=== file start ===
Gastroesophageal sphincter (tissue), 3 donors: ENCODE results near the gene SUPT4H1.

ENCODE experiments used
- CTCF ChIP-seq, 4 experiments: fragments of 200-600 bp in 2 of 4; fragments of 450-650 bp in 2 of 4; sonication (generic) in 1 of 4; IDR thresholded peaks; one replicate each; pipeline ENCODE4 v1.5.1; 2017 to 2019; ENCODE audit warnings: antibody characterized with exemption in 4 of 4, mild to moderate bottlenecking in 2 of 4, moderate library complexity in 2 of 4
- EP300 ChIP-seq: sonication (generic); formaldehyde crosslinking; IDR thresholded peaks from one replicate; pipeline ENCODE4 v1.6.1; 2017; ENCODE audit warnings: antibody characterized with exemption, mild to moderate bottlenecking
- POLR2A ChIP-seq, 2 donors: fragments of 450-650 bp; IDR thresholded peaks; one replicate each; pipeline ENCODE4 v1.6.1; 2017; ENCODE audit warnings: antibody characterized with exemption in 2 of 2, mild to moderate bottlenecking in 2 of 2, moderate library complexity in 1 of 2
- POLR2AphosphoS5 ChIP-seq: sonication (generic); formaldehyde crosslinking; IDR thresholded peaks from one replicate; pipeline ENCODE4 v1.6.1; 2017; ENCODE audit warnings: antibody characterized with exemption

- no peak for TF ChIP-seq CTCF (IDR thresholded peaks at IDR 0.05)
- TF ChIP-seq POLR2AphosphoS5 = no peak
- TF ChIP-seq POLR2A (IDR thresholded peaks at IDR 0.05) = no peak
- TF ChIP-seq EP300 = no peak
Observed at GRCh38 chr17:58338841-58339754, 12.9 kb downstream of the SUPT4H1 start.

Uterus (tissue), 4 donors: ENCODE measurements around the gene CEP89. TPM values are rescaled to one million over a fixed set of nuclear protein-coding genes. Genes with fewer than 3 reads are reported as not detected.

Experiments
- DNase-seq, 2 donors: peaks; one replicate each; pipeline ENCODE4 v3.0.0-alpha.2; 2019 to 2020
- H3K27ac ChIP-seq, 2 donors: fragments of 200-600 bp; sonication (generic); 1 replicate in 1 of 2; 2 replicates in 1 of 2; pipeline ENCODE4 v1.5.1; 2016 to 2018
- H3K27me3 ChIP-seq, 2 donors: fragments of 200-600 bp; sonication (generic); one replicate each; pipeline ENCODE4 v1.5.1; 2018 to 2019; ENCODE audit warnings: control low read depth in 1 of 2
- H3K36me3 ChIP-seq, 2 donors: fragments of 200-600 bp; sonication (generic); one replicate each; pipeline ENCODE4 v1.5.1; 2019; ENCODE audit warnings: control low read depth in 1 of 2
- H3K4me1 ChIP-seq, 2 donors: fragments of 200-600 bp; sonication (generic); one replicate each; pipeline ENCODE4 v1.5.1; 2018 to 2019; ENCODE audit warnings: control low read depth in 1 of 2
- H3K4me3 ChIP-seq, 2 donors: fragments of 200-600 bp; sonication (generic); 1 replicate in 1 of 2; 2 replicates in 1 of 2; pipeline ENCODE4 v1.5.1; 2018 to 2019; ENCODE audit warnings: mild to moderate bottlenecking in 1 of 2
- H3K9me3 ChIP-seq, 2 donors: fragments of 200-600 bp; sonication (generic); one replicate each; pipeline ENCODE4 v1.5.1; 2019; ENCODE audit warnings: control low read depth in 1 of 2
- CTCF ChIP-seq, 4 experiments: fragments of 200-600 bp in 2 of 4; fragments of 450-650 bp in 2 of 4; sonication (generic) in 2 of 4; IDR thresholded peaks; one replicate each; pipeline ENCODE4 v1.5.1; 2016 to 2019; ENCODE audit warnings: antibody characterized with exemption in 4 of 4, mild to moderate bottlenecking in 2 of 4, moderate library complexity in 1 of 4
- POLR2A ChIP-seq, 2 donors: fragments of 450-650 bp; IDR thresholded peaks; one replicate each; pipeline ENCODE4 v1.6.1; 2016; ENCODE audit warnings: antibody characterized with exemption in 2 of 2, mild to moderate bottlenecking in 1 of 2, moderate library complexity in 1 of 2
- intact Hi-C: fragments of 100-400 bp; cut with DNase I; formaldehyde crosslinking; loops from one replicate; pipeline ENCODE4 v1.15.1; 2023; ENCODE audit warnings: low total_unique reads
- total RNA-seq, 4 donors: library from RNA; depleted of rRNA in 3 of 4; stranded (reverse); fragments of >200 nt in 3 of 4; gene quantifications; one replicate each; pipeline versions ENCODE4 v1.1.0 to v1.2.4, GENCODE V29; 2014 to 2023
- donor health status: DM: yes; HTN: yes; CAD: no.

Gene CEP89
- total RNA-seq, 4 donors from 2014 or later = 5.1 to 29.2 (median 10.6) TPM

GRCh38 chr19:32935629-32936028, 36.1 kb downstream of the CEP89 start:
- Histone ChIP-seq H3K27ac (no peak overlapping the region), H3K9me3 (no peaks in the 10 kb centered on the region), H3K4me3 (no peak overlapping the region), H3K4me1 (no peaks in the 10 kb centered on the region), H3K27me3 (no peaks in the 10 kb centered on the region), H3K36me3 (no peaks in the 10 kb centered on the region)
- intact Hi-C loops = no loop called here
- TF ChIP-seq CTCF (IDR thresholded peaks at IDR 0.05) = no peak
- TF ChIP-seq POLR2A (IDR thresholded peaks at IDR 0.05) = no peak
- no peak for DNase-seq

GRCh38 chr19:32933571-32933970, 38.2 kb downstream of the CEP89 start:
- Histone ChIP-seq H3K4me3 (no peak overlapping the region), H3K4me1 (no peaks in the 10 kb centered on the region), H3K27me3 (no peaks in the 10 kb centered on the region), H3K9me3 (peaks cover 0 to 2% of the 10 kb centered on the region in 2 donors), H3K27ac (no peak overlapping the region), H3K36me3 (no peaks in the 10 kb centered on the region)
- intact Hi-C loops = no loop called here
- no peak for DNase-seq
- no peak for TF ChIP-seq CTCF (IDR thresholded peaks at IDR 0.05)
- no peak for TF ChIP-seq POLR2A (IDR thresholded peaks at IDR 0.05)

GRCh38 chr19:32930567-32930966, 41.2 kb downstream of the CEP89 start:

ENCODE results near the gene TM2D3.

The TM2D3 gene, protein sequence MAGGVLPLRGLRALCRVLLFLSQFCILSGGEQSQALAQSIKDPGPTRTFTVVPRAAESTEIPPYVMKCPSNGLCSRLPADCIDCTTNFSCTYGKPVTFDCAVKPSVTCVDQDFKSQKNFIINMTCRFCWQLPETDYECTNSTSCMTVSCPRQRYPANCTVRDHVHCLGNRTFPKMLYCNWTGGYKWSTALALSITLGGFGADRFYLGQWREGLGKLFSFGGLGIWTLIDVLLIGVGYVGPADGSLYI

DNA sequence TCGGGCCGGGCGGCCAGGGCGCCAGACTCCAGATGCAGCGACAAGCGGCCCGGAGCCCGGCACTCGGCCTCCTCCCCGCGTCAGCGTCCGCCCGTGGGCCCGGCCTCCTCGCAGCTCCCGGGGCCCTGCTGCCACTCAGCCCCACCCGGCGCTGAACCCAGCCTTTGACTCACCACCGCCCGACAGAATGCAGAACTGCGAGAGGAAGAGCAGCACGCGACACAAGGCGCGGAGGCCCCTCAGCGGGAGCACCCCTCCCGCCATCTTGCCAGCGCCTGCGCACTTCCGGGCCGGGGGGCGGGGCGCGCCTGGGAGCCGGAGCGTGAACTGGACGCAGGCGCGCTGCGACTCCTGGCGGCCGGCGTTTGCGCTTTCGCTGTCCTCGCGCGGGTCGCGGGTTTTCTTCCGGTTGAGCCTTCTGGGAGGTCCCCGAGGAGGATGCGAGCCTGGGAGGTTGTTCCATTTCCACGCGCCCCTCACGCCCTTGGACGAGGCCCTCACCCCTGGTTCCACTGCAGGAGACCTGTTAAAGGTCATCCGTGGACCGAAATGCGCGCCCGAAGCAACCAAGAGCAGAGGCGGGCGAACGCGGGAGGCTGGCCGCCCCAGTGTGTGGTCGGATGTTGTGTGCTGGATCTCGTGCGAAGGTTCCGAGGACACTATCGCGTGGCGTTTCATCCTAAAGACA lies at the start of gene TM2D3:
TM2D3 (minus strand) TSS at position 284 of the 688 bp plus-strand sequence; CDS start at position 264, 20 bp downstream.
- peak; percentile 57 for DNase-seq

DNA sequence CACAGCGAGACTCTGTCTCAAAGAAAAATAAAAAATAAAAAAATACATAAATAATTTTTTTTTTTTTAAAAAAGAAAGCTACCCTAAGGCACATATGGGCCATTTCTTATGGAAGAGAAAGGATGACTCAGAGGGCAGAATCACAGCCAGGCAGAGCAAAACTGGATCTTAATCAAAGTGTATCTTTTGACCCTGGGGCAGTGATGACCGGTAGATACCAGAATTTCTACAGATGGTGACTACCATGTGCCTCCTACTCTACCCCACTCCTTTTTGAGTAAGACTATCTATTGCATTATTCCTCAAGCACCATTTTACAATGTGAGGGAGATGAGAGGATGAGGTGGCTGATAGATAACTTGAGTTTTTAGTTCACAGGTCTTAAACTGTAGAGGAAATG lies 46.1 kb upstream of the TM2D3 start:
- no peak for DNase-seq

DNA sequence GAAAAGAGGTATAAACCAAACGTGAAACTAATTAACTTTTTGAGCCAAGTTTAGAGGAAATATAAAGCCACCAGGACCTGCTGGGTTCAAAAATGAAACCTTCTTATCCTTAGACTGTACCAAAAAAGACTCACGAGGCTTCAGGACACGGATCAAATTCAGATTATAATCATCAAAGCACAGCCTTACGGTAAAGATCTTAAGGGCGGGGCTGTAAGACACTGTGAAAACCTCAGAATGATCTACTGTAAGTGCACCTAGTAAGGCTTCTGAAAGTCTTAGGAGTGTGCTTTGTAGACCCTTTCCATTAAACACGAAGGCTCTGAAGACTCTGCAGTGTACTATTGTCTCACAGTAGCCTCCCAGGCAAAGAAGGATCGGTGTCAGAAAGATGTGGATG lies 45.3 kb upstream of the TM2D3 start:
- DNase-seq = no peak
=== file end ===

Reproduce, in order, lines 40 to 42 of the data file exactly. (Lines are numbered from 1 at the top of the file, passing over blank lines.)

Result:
GRCh38 chr19:32930567-32930966, 41.2 kb downstream of the CEP89 start:

ENCODE results near the gene TM2D3.

The TM2D3 gene, protein sequence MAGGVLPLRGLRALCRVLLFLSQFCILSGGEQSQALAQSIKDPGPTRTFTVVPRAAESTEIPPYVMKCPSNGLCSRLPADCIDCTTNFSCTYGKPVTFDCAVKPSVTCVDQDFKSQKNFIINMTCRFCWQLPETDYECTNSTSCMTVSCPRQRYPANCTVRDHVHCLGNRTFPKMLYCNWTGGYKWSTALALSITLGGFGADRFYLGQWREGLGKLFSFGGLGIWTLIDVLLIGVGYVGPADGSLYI